When to use displacement, velocity or acceleration amplitude units in vibration analysis?

A novice vibration analyst always has a question whether to use displacement, velocity or acceleration amplitude unit? Here is a rule of thumb based on the frequency.
Displacement is a good measure at lower frequencies especially less than 5 Hz. The failure mode is generally the “stress” causing due to the displacement. Velocity measures how often the displacement is being applied in a given time period. It is related to the fatigue mode of failure. Velocity amplitude unit is a good measure in the range of 5-2000 Hz frequency. Even at small displacement amplitude the repeated motion can cause fatigue failure. Above the 2000 Hz the failure is normally force related. Acceleration is measure of the likelihood of force being the mode of failure.
There are areas on chart where stress, fatigue and force related failures overlap. The proper selection of amplitude unit will depend upon the application under study. Note that frequency, displacement, velocity and acceleration are related. Knowing any 2 quantities, other variables can be easily calculated.

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Open Source Manufacturing

The open source software community has grown exponentially over the past several years, and it continues to do so along with expanding to previously closed source territory. More and more processes once run by closed source software are moving in the direction of open source software to take advantage of the reliability, accessibility and lower cost. One very well known open source software bundle is the LAMP stack for building software applications. Each portion (L-Linux, A-Apache, M-MySQL, P-PHP) is open source and free for anyone to obtain, and more and more companies are using it as a medium for creating software applications. However the manufacturing community has failed to embrace these changes and lower the costs associated with manufacturing information technology. Manufacturing continues to remain closed source, proprietary and non-scalable.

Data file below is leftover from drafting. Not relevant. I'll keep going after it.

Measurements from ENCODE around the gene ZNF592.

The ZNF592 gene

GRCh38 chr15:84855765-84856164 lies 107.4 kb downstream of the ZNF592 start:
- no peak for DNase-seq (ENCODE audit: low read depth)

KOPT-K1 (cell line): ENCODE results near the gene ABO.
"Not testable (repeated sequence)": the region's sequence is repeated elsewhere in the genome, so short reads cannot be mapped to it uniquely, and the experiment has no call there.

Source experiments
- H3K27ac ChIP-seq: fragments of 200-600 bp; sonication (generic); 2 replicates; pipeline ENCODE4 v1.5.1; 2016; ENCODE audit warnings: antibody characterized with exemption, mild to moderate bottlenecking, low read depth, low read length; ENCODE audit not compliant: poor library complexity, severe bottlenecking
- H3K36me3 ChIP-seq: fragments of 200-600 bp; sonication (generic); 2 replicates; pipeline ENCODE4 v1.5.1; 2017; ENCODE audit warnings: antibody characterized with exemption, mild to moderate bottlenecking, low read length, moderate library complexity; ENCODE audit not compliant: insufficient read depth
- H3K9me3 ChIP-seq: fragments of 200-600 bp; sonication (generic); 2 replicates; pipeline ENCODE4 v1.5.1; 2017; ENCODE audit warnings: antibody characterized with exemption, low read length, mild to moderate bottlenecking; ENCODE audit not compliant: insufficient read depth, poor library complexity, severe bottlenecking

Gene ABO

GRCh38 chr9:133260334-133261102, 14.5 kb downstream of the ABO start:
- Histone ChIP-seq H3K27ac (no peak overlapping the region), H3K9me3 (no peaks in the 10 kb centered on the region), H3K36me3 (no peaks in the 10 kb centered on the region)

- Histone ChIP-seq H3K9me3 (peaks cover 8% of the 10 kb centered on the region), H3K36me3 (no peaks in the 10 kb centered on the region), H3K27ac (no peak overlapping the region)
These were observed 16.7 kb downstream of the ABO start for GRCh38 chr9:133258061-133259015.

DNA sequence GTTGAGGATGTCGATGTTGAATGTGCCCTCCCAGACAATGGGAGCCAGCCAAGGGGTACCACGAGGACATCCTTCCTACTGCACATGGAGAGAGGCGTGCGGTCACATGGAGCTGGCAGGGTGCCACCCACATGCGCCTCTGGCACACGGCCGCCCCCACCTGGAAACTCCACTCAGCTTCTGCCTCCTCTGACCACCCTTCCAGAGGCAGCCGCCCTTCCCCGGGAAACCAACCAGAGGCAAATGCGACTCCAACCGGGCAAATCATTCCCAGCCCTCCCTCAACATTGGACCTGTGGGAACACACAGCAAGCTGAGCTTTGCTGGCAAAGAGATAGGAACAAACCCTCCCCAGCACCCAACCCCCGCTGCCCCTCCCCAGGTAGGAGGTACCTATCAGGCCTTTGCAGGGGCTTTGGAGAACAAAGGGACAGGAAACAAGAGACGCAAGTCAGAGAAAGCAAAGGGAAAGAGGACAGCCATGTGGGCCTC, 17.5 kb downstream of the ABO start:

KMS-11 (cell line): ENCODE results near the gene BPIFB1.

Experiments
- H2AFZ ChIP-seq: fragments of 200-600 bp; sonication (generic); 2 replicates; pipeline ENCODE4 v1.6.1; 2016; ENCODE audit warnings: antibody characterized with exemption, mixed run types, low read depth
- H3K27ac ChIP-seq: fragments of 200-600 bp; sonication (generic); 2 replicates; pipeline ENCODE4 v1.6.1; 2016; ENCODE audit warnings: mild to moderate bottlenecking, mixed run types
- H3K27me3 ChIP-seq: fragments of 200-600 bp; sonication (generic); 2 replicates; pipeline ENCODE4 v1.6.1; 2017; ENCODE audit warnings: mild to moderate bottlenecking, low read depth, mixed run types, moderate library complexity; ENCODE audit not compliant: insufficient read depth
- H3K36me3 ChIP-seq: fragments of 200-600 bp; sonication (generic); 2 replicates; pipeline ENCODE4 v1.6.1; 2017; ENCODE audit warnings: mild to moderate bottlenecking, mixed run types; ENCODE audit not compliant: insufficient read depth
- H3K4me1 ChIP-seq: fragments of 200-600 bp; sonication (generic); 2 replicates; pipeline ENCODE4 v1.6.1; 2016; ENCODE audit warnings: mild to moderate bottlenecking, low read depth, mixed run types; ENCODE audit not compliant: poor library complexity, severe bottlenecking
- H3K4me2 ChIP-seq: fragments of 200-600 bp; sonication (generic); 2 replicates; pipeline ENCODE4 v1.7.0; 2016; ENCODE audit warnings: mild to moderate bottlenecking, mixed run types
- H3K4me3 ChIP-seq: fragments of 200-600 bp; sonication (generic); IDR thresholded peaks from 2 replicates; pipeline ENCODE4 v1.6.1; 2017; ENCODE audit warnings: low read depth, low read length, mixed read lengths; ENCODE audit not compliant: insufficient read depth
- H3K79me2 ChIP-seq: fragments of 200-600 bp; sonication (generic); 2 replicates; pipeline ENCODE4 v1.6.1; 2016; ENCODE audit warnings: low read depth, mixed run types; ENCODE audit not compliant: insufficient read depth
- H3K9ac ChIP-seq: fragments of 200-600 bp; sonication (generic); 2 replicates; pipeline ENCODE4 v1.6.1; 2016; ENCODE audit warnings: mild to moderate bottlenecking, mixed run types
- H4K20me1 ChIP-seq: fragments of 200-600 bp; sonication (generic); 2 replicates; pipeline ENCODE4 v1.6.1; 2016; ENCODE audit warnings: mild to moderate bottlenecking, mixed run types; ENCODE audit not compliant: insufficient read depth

In this effect, we demonstrate the manufacturing open source stack ULMF (U-Ubuntu, L –LinuxCNC, M-MTConnect, F-Firefox) to create an open source bundle for use in the manufacturing world. ULMF is developed as part of the supervisory system thrust area for the Smart Machine Platform Initiative (SMPI). The supervisory system is defined as a system that integrates and coordinates multiple process monitoring and control modules such that a globally optimal machining solution could be delivered real-time for desired quality and maximum productivity.In this paper, we will lay out the methods to use open source applications to create a functional CNC control that is capable of obtaining and displaying data using Ubuntu operating system, LinuxCNC-EMC (Enhanced Machine Controller), MTConnect and Firefox internet browser. MTConnect is a royalty-free open communication standard for interconnect ability in the manufacturing arena. The free and open standard allows devices and systems to send out understandable information in the required format. Architecture of the ULMF stack and MTConnect standard is explained in depth. This paper explains why an open source bundle is important to the manufacturing community as well as the potential ramifications of using open source to apply to manufacturing data management solutions. The potential benefits include knowledge management, real-time data access, scalability, plug-and-play functionality and data mining capabilities.

Reference: Open Source Manufacturing, 2009 conference of the Society For Machinery Failure Prevention Technology, Dayton, Ohio, 28-30 April 2009.
Authors: Pierce Kuhnell, Amit Deshpande